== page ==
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Houseplant Fundamentals

Houseplants add a refreshing charm to interior décor. In the dead of winter when there is not much greenery around, they remind us that spring will come again. Even in the warmer months, they will make a welcome splash of color throughout the house.

While not suitable for permanent indoor living, some plants can come inside for a short time if they are then taken back outside to a greenhouse or some spot that suits their needs, to recover.

One of these is the Croton. You will find a great variety of colors and leaf-form in these attractive plants.

Some might be green with wide yellow stripes; the foliage of others can be a rose, red, copper, and bronze.

The leaves may be smooth, twisted, broad or narrow, so there is something to suit all indoor color schemes.

Similar in needs is the Aphendandra, also known as the Zebra Plant because it has a striped pattern on the glossy green leaves. Its sprays of yellow flowers are not as attractive as the leaves, for which the plant is valued.

Both need a light position and a minimum winter temperature of 55 F degrees (13C). They need to be fed a weak solution of liquid fertilizer in the summer months and should be kept moist at all times. Most indoor plants dislike drafts or temperatures that fluctuate widely.

Bromeliads can be grown as indoor plants. They don’t like sunlight and are mostly epiphytic drawing their nutrients from the air and water.

Those that grow in a rosette shape with a central cup need to have this filled with water regularly.

In many bromeliads this central cup or vase is the striding part, being colored a deep rose-red or carmine.

Others have either stiff or pendulous spikes of flowers that are very showy. Pot them into rather small pots, as their rooting system is not significant.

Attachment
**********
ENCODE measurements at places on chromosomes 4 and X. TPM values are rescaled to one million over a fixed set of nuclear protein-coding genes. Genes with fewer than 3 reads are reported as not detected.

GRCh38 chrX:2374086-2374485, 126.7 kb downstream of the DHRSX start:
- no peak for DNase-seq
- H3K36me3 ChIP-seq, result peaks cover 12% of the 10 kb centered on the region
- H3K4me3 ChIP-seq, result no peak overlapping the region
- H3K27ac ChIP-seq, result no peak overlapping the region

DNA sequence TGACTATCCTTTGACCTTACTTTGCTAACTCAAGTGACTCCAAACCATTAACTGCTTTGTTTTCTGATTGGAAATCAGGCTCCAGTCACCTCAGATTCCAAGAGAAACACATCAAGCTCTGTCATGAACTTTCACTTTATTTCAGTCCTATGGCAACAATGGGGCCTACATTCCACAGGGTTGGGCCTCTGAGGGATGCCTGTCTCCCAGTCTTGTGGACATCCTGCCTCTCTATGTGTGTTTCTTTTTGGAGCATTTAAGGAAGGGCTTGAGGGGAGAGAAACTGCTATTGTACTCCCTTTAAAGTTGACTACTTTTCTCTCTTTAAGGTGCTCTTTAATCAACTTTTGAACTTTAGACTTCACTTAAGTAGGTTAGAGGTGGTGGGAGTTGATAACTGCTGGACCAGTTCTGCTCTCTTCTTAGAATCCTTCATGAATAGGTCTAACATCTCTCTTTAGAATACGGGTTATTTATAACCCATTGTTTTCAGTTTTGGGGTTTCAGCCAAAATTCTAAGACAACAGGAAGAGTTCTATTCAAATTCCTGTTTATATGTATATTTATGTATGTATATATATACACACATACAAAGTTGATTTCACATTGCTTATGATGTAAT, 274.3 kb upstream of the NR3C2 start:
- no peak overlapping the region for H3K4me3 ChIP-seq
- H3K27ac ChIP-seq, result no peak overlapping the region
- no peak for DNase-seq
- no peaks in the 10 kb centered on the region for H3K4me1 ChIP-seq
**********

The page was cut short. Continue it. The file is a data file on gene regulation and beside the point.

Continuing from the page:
A fibrous potting mix such as is used for orchids will suit them and they may benefit from fortnightly applications of half-strength liquid fertilizer.

Marantas are an especially attractive houseplant with velvety green leaves that have a deep red veining pattern.

They like warm humid conditions and must be kept out of direct sunlight. 13 degrees centigrade is their preferred minimum temperature. Maranta leuconeura is a particularly beautiful variety.

Calatheas are related to the Maranta and require the same conditions. Their leaves are a blotchy green on top with purple undersides.

Calathea Makoyana or peacock Plant is one variety that is deservedly popular. Marantas and Calatheas like a peat-based compost for their pots and a minimum of 13 degrees Centigrade.

There are many more houseplants to delight the keen indoor plant enthusiast. Some can take a lower indoor temperature and less light than those mentioned above.

A good rule of thumb is that the darker green the leaf is the less light a plant needs. Never let dust build up on the leaves of your indoor plants.

Brush them regularly with a soft brush, or sponge with a weak milk and water solution.

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